Michael Noonan’s responded yesterday:
“I am advised that, on foot of a meeting between officials from my department and senior management of IBRC held on 31 May 2012, it was agreed that my department would review this transaction to better understand the decisions taken by IBRC.
This review took place by way of a meeting between officials from my department and senior management of IBRC, on 11 June, 2012. At this meeting, IBRC officials explained how the sale process was conducted, from the selection of the original 50 candidates through to the 8 bids ultimately submitted and the selection of the winning bidder [Denis O’Brien’s Isle of Man vehicle Millington].”
“Following this review, a further meeting was held on 25 July 2012, which I attended along with officials from my department and the chairman [former Fine Gael lead Alan Dukes] and CEO [Mike Aynsley] of IBRC.
At this meeting, the transaction referred to in the question was discussed further, along with a number of other topics. I can confirm that at this meeting, it was put to senior management of IBRC that officials in my department had concerns with a number of decisions taken by IBRC in relation to the sale of Siteserv, including the decision to allow the sale process to be held by advisors of Siteserv, the bidding process, entering into exclusivity with one of the bidders and the decision to exclude trade buyers.
It was at this meeting that senior management of IBRC confirmed to me that the transaction involving the sale of Siteserv was thoroughly assessed by the board of IBRC prior to them approving it and that the transaction was managed in the best manner possible to achieve the best result for the State.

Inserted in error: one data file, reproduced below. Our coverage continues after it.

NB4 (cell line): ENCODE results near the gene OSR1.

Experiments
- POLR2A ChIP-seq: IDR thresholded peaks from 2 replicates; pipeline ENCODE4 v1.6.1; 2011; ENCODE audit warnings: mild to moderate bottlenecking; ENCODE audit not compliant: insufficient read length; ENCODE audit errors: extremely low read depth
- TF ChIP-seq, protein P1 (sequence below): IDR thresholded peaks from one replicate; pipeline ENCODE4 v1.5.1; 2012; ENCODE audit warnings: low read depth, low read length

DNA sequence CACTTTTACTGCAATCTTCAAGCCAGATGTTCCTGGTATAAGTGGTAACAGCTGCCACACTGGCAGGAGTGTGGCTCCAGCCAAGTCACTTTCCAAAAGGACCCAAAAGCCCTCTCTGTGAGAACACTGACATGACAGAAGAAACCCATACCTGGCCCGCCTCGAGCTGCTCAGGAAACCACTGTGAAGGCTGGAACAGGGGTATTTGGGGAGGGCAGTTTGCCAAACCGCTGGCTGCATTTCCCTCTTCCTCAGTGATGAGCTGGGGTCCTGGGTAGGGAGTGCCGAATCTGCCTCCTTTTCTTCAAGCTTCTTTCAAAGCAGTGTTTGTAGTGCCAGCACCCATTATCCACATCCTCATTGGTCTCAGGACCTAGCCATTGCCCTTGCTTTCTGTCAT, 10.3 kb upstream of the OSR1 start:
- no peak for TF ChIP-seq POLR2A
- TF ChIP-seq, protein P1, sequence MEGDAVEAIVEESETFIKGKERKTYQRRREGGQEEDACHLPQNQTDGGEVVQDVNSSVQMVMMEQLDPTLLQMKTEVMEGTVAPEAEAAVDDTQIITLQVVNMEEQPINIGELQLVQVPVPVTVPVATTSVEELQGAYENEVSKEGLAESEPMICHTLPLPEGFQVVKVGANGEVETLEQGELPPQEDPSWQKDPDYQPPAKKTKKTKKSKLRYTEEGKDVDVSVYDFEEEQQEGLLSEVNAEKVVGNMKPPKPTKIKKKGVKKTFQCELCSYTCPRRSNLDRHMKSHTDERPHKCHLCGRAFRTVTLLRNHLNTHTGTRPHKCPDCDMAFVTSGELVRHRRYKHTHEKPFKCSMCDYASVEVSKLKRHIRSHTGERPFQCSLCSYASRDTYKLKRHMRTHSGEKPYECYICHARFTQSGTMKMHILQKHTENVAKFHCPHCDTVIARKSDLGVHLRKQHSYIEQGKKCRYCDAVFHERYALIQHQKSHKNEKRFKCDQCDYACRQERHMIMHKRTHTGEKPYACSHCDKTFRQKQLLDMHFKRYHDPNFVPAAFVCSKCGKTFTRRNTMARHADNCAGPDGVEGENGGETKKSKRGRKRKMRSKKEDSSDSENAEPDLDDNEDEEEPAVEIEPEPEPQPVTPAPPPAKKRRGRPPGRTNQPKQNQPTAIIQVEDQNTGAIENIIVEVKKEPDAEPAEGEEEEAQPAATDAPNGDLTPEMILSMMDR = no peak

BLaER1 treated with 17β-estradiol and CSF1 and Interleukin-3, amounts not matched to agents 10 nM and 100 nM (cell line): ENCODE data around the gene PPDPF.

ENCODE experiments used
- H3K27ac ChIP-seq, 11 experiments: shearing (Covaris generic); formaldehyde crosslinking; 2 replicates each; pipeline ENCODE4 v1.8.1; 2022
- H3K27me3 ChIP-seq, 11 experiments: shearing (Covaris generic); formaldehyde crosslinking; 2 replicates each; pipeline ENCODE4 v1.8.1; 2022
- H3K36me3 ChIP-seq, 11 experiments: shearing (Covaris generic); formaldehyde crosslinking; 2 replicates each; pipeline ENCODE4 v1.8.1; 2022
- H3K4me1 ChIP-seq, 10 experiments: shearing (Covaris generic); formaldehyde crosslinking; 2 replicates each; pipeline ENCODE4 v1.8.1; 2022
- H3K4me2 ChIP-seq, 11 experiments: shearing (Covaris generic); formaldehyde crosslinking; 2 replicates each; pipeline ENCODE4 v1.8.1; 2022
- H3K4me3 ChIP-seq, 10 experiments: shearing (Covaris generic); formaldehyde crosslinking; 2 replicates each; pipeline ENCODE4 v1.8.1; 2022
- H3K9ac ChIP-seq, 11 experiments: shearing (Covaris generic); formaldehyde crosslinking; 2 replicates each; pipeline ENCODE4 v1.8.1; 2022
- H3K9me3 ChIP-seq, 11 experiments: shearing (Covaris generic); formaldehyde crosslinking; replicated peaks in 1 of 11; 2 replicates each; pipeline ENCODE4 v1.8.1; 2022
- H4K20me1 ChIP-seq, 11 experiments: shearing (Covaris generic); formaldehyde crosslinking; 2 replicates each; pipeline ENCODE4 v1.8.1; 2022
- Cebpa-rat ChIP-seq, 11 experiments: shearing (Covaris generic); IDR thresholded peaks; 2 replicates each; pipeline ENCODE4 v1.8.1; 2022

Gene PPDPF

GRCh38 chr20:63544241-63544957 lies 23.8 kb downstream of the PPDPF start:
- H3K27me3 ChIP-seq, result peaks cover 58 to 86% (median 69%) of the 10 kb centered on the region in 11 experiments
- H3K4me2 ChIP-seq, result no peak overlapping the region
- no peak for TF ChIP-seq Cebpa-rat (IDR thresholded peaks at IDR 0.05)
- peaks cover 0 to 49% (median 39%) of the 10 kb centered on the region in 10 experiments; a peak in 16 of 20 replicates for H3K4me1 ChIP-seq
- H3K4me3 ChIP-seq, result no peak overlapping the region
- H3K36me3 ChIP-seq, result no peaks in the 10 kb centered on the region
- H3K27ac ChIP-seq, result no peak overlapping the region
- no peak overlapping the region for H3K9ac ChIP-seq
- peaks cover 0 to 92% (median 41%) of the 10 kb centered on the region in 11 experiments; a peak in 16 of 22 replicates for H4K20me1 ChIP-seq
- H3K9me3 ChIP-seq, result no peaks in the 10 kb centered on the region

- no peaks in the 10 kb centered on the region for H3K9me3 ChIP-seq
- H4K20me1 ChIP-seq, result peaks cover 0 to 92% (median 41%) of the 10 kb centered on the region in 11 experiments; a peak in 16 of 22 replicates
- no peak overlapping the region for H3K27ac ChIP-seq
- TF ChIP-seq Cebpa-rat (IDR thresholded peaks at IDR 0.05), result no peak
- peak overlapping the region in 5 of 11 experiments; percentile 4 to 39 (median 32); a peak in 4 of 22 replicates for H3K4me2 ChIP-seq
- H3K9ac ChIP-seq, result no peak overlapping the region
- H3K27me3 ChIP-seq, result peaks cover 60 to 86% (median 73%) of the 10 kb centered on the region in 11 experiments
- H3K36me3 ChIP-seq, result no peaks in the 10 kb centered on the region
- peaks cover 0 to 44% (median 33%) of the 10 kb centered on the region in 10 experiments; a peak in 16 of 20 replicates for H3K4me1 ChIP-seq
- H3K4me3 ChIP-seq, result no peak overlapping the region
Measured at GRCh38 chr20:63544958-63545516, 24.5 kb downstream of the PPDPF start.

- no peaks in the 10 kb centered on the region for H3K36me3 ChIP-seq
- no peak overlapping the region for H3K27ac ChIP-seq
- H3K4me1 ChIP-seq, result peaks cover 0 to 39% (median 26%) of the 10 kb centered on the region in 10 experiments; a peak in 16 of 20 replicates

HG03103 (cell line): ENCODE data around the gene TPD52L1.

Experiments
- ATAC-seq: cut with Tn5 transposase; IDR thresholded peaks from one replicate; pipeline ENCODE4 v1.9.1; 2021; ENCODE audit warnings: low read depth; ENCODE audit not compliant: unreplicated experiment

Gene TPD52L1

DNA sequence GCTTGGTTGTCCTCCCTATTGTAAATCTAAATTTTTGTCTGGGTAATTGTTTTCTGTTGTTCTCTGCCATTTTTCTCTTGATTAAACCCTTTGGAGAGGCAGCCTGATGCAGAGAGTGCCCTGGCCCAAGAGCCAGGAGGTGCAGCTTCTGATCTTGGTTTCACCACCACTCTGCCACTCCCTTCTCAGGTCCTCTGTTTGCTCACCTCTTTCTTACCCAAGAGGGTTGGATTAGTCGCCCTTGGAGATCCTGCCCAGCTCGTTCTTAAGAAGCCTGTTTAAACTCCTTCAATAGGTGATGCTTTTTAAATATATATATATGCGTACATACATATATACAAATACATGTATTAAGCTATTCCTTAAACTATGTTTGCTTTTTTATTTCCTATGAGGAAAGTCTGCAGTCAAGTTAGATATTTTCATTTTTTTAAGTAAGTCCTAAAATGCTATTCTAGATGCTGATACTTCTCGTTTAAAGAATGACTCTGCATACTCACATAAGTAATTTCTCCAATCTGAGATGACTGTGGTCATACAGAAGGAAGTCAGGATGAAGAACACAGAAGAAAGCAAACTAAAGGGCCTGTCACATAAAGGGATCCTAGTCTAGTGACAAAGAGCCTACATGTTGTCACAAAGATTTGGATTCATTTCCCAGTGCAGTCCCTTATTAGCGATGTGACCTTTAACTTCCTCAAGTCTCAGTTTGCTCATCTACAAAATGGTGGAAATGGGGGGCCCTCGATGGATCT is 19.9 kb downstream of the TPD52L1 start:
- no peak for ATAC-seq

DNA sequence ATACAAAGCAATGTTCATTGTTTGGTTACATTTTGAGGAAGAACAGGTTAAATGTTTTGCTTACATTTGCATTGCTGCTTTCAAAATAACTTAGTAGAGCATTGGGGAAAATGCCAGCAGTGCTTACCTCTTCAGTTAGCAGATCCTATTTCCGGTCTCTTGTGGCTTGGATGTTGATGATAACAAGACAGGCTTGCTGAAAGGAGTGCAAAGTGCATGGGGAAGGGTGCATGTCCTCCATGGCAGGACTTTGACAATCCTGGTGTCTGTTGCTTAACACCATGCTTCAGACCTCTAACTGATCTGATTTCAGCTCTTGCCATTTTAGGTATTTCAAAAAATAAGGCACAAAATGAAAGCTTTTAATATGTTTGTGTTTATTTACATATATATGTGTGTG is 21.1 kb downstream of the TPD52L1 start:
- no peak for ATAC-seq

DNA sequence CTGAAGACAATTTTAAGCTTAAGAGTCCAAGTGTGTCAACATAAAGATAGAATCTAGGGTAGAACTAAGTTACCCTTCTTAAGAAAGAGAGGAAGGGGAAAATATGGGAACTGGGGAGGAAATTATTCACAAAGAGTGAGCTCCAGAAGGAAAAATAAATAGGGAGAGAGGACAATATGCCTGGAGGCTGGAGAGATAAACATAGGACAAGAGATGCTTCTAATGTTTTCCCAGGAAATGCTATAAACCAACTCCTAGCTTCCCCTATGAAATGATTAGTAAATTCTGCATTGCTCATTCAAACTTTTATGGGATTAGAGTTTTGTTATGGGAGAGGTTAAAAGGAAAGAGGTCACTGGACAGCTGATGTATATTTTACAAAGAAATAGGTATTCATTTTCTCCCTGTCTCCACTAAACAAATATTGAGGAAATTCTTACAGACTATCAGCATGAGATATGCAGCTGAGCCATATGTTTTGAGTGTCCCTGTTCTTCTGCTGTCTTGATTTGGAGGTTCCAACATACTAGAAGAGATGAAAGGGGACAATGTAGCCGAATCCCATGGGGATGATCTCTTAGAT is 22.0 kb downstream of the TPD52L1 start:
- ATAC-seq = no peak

A further meeting between the former secretary general of the department of finance, John Moran, and the then CEO [Mike Aynsley] of IBRC took place in August 2012 at which this matter was also further discussed. A that point, the transaction had been concluded and no further action could have been taken”
“Notwithstanding the fact that a new Relationship Framework had been put in place, it was decided (following the meeting with John Moran and the then CEO of IBRC [Aynsley] in August 2012) that a senior department of finance official would be seconded to IBRC to explore opportunities for deleveraging with a view to maximising the recovery for the taxpayer.
This had the additional benefit of providing greater oversight while supporting the management team. The secondment of Neil Ryan to IBRC commenced shortly after.’
There you go now.
Previously: ‘The Best Deal For The State’
Thanks Catherine Murphy